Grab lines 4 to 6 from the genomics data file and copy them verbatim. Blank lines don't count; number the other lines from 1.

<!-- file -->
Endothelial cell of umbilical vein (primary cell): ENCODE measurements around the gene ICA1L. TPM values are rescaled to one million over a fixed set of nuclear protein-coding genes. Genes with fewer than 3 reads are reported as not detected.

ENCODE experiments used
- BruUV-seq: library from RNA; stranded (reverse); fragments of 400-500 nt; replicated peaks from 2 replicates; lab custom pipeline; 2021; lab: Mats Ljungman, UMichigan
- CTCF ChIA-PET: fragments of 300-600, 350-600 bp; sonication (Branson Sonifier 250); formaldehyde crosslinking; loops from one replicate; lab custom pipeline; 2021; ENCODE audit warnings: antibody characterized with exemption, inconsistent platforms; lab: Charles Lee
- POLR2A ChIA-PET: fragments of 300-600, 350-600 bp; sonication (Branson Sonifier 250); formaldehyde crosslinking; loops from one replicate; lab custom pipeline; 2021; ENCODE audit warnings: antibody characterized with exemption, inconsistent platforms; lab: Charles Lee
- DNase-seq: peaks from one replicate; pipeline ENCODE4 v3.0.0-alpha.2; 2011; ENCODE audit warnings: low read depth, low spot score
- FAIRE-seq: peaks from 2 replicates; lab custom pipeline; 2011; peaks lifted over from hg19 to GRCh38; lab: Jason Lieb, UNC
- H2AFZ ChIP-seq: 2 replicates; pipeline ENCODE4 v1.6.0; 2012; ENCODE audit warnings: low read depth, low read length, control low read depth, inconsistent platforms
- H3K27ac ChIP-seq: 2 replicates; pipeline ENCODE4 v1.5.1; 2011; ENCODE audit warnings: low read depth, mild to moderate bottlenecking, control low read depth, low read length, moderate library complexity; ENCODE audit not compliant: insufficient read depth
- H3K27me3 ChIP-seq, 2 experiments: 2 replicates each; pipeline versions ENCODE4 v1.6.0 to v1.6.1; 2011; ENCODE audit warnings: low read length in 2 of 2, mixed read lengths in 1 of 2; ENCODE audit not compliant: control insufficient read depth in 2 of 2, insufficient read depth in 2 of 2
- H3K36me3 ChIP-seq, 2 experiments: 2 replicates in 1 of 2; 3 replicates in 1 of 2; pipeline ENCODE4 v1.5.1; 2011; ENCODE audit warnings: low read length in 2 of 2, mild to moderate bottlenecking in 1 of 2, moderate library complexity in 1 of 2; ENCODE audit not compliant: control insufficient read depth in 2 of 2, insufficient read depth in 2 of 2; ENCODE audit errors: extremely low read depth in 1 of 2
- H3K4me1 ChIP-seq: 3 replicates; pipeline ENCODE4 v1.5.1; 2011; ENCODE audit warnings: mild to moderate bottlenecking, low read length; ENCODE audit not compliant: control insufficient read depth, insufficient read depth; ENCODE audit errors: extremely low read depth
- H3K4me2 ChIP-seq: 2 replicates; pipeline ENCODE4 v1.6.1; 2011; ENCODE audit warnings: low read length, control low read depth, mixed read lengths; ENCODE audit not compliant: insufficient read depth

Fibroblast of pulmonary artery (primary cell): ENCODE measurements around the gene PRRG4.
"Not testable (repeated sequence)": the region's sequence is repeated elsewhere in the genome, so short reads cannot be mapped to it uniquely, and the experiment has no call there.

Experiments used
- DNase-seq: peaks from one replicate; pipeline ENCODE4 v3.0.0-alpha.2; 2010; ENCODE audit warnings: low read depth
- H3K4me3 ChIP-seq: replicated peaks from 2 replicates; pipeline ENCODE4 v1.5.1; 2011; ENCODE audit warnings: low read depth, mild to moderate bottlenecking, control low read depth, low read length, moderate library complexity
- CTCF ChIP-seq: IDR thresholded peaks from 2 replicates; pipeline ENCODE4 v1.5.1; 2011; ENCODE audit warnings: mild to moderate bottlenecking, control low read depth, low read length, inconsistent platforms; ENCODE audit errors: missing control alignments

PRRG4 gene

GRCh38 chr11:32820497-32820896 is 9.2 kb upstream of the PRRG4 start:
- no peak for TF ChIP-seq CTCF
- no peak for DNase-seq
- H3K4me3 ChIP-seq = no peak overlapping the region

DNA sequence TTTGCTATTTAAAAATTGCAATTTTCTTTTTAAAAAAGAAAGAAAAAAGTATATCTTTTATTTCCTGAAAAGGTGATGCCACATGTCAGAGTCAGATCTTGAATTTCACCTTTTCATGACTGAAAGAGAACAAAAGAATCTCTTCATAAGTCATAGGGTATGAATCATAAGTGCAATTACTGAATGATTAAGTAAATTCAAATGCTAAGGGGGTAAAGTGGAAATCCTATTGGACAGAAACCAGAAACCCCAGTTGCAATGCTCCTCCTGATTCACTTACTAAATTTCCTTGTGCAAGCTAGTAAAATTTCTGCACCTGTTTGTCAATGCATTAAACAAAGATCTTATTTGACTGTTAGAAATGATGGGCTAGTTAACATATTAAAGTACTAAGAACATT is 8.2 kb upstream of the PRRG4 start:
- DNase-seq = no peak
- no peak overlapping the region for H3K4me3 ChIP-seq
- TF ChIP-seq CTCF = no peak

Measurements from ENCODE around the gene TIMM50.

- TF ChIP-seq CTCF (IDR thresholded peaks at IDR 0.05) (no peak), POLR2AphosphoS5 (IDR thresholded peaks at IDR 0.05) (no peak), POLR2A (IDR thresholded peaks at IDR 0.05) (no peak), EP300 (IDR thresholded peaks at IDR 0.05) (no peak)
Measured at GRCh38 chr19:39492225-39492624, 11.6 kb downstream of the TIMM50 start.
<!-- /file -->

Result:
- CTCF ChIA-PET: fragments of 300-600, 350-600 bp; sonication (Branson Sonifier 250); formaldehyde crosslinking; loops from one replicate; lab custom pipeline; 2021; ENCODE audit warnings: antibody characterized with exemption, inconsistent platforms; lab: Charles Lee
- POLR2A ChIA-PET: fragments of 300-600, 350-600 bp; sonication (Branson Sonifier 250); formaldehyde crosslinking; loops from one replicate; lab custom pipeline; 2021; ENCODE audit warnings: antibody characterized with exemption, inconsistent platforms; lab: Charles Lee
- DNase-seq: peaks from one replicate; pipeline ENCODE4 v3.0.0-alpha.2; 2011; ENCODE audit warnings: low read depth, low spot score